Non-fungible tokens (NFTs)4

This section looks at NFTs and how these wrappers allow for property rights to be embedded in a token. This capability will allow assets that are investable, but not transferable, to be more freely traded (e.g., music catalogs, film rights, wine vintages) as well as allowing assets that are transferable, but not easily invested in, to be made more accessible (e.g., dolls, sneakers, trading cards). Finally, these wrappers will allow for new types of assets that are neither transferable nor investable today. This category would include new types of assets, such as the value of an influencer’s community or a data algorithm. Together, each of these types of NFT assets offer the potential to become important new sources of return in investor portfolios. Moreover, these assets can bestow certain rights to the holder that allow them to offer an experience, such as admission to a special concert or the right to own a special poster or piece of art.

Risks associated with digital assets

The final section of the primer cautions that although there is much opportunity in the Web3 space, many of the business models are new and there are also many risks. We outline both the system-related risks that stem from a decentralized business model and the risks that individuals and organizations might face by choosing to participate in the new ecosystem.

Our hope in offering this primer is that readers will walk away with an appreciation of the innovations occurring in the Web3 domain and an understanding of the new offerings that should allow them to make informed decisions about their desired level of participation.


All investments involve risks, including possible loss of principal.

Equity securities are subject to price fluctuation and possible loss of principal.

Investments in fast-growing industries like the technology sector (which historically has been volatile) could result in increased price fluctuation, especially over the short term, due to the rapid pace of product change and development and changes in government regulation of companies emphasizing scientific or technological advancement or regulatory approval for new drugs and medical instruments.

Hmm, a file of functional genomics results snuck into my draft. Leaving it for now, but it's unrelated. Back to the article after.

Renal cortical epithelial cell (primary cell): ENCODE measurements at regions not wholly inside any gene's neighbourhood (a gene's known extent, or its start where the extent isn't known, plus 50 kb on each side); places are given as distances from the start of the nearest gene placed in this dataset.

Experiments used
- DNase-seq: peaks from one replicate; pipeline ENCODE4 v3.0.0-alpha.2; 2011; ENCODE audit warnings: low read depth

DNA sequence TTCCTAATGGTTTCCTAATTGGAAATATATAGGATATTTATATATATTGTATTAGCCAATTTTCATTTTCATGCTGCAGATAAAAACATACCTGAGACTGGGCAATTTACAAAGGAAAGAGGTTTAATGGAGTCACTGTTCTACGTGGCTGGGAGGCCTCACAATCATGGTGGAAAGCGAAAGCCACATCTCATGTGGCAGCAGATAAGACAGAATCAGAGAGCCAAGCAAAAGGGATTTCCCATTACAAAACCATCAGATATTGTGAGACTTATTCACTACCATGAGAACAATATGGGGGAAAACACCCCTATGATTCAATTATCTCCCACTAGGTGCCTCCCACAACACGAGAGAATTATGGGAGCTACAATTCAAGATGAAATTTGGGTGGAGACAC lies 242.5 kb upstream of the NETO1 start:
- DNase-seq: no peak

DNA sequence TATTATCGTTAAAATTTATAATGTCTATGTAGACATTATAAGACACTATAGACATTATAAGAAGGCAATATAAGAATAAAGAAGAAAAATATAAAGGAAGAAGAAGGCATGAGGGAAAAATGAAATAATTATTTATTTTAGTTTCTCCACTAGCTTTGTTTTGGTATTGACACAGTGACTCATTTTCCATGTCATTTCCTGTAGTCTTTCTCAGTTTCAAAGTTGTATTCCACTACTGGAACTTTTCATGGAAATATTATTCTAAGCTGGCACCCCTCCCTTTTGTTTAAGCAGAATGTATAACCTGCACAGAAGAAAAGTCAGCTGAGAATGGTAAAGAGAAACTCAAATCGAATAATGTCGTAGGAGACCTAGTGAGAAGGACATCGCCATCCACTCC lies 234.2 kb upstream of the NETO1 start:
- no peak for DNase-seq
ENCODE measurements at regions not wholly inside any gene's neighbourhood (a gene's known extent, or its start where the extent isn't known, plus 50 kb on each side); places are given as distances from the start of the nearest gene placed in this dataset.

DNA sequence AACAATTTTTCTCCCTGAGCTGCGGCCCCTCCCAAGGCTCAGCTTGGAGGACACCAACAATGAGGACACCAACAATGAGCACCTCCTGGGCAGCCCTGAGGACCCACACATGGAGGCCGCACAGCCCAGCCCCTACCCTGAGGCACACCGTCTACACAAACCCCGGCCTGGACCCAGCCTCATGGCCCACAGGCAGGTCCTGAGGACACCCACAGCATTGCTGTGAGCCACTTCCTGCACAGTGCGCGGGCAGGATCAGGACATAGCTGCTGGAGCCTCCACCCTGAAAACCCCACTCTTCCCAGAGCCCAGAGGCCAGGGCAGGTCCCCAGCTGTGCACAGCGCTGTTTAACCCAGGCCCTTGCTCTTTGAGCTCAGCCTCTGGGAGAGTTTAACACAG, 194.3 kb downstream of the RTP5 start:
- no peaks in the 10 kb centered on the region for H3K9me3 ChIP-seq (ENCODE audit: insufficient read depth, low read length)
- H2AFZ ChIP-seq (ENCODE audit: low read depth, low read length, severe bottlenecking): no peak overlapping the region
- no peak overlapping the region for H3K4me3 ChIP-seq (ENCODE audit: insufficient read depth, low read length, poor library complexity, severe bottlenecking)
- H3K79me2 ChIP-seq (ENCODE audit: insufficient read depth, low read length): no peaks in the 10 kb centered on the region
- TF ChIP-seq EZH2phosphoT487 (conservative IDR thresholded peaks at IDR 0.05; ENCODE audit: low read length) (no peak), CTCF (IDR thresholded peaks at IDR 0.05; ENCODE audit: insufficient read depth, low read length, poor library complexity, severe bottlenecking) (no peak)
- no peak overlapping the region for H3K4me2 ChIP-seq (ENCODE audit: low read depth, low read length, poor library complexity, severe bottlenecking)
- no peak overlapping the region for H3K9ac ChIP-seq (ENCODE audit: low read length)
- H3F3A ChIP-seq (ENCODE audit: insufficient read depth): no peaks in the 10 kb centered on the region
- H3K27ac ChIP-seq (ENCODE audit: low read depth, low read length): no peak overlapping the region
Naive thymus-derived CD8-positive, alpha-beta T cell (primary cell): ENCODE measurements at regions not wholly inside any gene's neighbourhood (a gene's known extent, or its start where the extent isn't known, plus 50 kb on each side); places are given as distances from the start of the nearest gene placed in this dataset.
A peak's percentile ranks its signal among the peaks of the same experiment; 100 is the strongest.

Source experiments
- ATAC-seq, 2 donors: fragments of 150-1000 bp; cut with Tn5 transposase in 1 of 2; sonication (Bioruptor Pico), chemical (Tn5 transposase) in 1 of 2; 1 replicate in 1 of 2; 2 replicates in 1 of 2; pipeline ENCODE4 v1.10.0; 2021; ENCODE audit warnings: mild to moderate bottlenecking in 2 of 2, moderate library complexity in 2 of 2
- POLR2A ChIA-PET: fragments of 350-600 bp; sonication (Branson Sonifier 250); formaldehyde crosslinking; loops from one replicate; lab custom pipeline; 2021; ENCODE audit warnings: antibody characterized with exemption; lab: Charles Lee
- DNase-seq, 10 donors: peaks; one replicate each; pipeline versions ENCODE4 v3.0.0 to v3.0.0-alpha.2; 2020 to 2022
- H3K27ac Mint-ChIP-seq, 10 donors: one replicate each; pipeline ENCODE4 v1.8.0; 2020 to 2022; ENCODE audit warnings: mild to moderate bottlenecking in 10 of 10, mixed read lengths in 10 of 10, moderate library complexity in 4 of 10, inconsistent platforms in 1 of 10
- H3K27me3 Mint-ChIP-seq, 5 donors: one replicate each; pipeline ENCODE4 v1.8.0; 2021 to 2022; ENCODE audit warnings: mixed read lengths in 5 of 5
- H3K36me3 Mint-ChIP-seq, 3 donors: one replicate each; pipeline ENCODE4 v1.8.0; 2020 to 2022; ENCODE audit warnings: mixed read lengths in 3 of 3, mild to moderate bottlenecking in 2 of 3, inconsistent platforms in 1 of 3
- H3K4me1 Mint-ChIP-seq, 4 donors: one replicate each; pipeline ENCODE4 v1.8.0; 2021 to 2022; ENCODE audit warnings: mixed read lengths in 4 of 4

Digital assets are subject to risks relating to immature and rapidly developing technology, security vulnerabilities of this technology, credit risk of digital asset exchanges, regulatory uncertainty, high volatility in their value/price, unclear acceptance by users and global marketplaces, and manipulation or fraud.

Blockchain and cryptocurrency investments are subject to various risks, including inability to develop digital asset applications or to capitalize on those applications, theft, loss, or destruction of cryptographic keys, the possibility that digital asset technologies may never be fully implemented, cybersecurity risk, conflicting intellectual property claims, and inconsistent and changing regulations.

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1. Web1 provided users direct access to websites offering previously unimagined amounts of data, access to knowledge, and connectivity. Web2 shifted the customer experience of the internet, combining new mobile technologies with information networks to allow the upload of user-generated content and leveraging the power of big data and nascent AI technologies to personalize and tailor the delivery of content via specialized apps. Web3 is the next iteration of the world wide web—a decentralized, blockchain-based online ecosystem. Platforms and apps built on Web3 aren’t owned or governed by a central authority; rather, they are owned by network participants, who earn their ownership stake by helping to develop and maintain those services.

2. Bitcoin is the largest and original blockchain. In the white paper that introduced Bitcoin, published in October 2008 by Satoshi Nakamoto, the anonymous creator(s?) of Bitcoin, the author described their vision of a peer-to-peer electronic cash system that would allow online payments to be sent directly from one party to another without having to go through a financial institution or be intermediated in any way. A blockchain is a digital record or ledger of transactions, duplicated and distributed across an entire network of computer systems. Blockchains represent complete records of all transactions ever performed within that system. Every node in the blockchain network has a real-time, simultaneously updating copy of this ledger. Every node sees new blocks of transactions being appended to the existing chain of verified blocks and could re-create the entire sequential history of transactions on that chain stretching back to the very first (genesis) trade on the ledger. Blockchain is sometimes described as “distributed ledger technology” or DLT.

3. Tokenomics informs the timing of an investment opportunity and highlights short-term influences that may affect token pricing. Tokenomics describes the topic of understanding the supply, demand and economic characteristics of digital assets. This entails a number of considerations and complexities additional to those considered in the valuation of traditional assets.

4. Some tokens are fungible—identical and substitutable—and others representing unique assets are non-fungible. NFTs are a unique, cryptographic unit of data that exists on a distributed ledger and cannot be replicated. They can represent digital media or real-world, tangible assets like artwork and real estate, making buying, selling, and trading more efficient, while reducing the scope for fraud. NFTs can also represent identities, property rights, or even a bundle of rights—all encoded into digital contracts or attestations.